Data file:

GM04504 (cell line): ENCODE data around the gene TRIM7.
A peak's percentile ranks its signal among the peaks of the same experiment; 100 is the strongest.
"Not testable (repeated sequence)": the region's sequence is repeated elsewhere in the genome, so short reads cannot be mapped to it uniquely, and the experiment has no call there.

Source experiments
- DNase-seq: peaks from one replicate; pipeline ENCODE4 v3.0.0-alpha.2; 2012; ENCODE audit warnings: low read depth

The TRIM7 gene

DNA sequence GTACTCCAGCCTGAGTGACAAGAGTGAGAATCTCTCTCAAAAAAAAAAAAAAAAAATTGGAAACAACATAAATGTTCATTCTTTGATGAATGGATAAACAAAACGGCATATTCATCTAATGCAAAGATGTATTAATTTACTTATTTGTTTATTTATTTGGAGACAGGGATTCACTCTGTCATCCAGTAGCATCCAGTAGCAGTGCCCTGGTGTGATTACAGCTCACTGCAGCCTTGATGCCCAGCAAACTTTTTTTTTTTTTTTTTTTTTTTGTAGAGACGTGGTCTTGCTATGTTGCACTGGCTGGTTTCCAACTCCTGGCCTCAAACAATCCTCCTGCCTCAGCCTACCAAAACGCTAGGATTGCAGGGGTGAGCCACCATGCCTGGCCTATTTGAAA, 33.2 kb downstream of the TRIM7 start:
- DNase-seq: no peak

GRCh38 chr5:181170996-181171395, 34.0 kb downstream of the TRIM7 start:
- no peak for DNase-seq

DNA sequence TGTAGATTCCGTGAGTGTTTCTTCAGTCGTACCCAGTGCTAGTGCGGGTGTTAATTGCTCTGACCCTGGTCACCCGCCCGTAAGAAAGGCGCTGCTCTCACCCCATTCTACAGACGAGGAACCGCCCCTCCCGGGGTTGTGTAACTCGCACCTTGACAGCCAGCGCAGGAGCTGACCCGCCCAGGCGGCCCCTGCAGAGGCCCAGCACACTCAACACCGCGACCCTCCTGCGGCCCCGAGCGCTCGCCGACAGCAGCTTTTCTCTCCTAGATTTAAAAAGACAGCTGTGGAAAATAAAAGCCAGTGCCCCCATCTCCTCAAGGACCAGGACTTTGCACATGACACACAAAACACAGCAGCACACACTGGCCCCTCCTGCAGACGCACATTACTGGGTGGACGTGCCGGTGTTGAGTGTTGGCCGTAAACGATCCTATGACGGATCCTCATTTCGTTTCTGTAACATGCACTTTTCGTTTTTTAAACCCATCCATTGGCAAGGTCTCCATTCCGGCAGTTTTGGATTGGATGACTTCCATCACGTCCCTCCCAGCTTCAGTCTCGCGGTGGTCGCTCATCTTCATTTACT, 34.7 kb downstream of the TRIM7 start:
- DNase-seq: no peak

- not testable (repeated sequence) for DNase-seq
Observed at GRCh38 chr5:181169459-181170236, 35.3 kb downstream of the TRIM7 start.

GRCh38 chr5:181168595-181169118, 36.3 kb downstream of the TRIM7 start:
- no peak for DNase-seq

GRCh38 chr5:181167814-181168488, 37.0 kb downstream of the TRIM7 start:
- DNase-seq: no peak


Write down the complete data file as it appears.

GM04504 (cell line): ENCODE data around the gene TRIM7.
A peak's percentile ranks its signal among the peaks of the same experiment; 100 is the strongest.
"Not testable (repeated sequence)": the region's sequence is repeated elsewhere in the genome, so short reads cannot be mapped to it uniquely, and the experiment has no call there.

Source experiments
- DNase-seq: peaks from one replicate; pipeline ENCODE4 v3.0.0-alpha.2; 2012; ENCODE audit warnings: low read depth

The TRIM7 gene

DNA sequence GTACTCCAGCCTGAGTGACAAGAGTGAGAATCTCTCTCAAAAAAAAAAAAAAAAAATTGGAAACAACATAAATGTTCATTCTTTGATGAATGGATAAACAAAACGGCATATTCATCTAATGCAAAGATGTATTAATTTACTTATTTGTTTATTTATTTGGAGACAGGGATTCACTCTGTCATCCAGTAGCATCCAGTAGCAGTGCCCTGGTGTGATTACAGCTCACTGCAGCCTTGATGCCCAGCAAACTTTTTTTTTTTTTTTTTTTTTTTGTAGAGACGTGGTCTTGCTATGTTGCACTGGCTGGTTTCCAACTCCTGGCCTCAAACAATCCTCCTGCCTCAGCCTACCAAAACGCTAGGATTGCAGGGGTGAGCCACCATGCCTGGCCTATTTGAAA, 33.2 kb downstream of the TRIM7 start:
- DNase-seq: no peak

GRCh38 chr5:181170996-181171395, 34.0 kb downstream of the TRIM7 start:
- no peak for DNase-seq

DNA sequence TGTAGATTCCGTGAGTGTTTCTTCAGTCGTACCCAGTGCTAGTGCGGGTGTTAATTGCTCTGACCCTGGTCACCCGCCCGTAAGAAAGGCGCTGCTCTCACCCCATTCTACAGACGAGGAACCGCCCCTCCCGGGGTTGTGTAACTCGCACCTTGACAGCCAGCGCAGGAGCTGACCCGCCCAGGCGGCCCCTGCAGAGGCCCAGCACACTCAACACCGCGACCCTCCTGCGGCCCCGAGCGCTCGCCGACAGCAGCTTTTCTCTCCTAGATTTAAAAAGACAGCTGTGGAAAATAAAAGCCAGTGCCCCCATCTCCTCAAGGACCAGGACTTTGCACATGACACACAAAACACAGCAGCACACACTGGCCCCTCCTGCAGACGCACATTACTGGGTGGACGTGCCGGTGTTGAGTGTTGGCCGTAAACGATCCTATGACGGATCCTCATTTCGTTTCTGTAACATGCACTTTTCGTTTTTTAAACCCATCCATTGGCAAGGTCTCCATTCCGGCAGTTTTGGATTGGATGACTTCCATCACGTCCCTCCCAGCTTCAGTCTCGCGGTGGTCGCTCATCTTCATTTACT, 34.7 kb downstream of the TRIM7 start:
- DNase-seq: no peak

- not testable (repeated sequence) for DNase-seq
Observed at GRCh38 chr5:181169459-181170236, 35.3 kb downstream of the TRIM7 start.

GRCh38 chr5:181168595-181169118, 36.3 kb downstream of the TRIM7 start:
- no peak for DNase-seq

GRCh38 chr5:181167814-181168488, 37.0 kb downstream of the TRIM7 start:
- DNase-seq: no peak